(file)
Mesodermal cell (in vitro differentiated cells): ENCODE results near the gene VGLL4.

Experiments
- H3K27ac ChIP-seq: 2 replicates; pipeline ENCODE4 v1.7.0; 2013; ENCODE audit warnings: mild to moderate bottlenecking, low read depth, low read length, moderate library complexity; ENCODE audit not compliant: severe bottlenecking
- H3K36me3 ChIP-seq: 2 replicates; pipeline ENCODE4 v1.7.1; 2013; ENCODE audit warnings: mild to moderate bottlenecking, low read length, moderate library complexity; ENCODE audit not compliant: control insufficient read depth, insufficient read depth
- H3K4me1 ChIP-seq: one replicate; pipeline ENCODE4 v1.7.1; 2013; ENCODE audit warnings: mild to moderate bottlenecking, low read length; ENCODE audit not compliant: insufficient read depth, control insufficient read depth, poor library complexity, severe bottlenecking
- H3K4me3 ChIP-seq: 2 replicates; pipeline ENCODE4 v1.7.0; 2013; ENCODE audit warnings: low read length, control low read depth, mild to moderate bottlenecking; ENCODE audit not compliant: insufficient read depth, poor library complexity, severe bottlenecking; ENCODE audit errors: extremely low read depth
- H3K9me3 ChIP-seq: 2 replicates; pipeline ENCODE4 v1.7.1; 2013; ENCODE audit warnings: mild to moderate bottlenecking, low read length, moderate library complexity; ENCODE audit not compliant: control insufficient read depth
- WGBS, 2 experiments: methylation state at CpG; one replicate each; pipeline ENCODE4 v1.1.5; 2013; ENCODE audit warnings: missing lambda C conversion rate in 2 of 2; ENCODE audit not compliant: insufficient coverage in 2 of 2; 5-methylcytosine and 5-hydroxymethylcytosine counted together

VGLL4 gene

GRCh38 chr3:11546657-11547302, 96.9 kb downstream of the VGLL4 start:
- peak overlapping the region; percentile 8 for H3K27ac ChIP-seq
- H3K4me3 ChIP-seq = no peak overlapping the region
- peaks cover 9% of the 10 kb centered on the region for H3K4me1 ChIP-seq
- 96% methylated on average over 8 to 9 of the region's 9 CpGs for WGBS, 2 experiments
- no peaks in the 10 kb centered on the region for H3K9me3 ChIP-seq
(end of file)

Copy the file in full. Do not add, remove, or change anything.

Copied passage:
Mesodermal cell (in vitro differentiated cells): ENCODE results near the gene VGLL4.

Experiments
- H3K27ac ChIP-seq: 2 replicates; pipeline ENCODE4 v1.7.0; 2013; ENCODE audit warnings: mild to moderate bottlenecking, low read depth, low read length, moderate library complexity; ENCODE audit not compliant: severe bottlenecking
- H3K36me3 ChIP-seq: 2 replicates; pipeline ENCODE4 v1.7.1; 2013; ENCODE audit warnings: mild to moderate bottlenecking, low read length, moderate library complexity; ENCODE audit not compliant: control insufficient read depth, insufficient read depth
- H3K4me1 ChIP-seq: one replicate; pipeline ENCODE4 v1.7.1; 2013; ENCODE audit warnings: mild to moderate bottlenecking, low read length; ENCODE audit not compliant: insufficient read depth, control insufficient read depth, poor library complexity, severe bottlenecking
- H3K4me3 ChIP-seq: 2 replicates; pipeline ENCODE4 v1.7.0; 2013; ENCODE audit warnings: low read length, control low read depth, mild to moderate bottlenecking; ENCODE audit not compliant: insufficient read depth, poor library complexity, severe bottlenecking; ENCODE audit errors: extremely low read depth
- H3K9me3 ChIP-seq: 2 replicates; pipeline ENCODE4 v1.7.1; 2013; ENCODE audit warnings: mild to moderate bottlenecking, low read length, moderate library complexity; ENCODE audit not compliant: control insufficient read depth
- WGBS, 2 experiments: methylation state at CpG; one replicate each; pipeline ENCODE4 v1.1.5; 2013; ENCODE audit warnings: missing lambda C conversion rate in 2 of 2; ENCODE audit not compliant: insufficient coverage in 2 of 2; 5-methylcytosine and 5-hydroxymethylcytosine counted together

VGLL4 gene

GRCh38 chr3:11546657-11547302, 96.9 kb downstream of the VGLL4 start:
- peak overlapping the region; percentile 8 for H3K27ac ChIP-seq
- H3K4me3 ChIP-seq = no peak overlapping the region
- peaks cover 9% of the 10 kb centered on the region for H3K4me1 ChIP-seq
- 96% methylated on average over 8 to 9 of the region's 9 CpGs for WGBS, 2 experiments
- no peaks in the 10 kb centered on the region for H3K9me3 ChIP-seq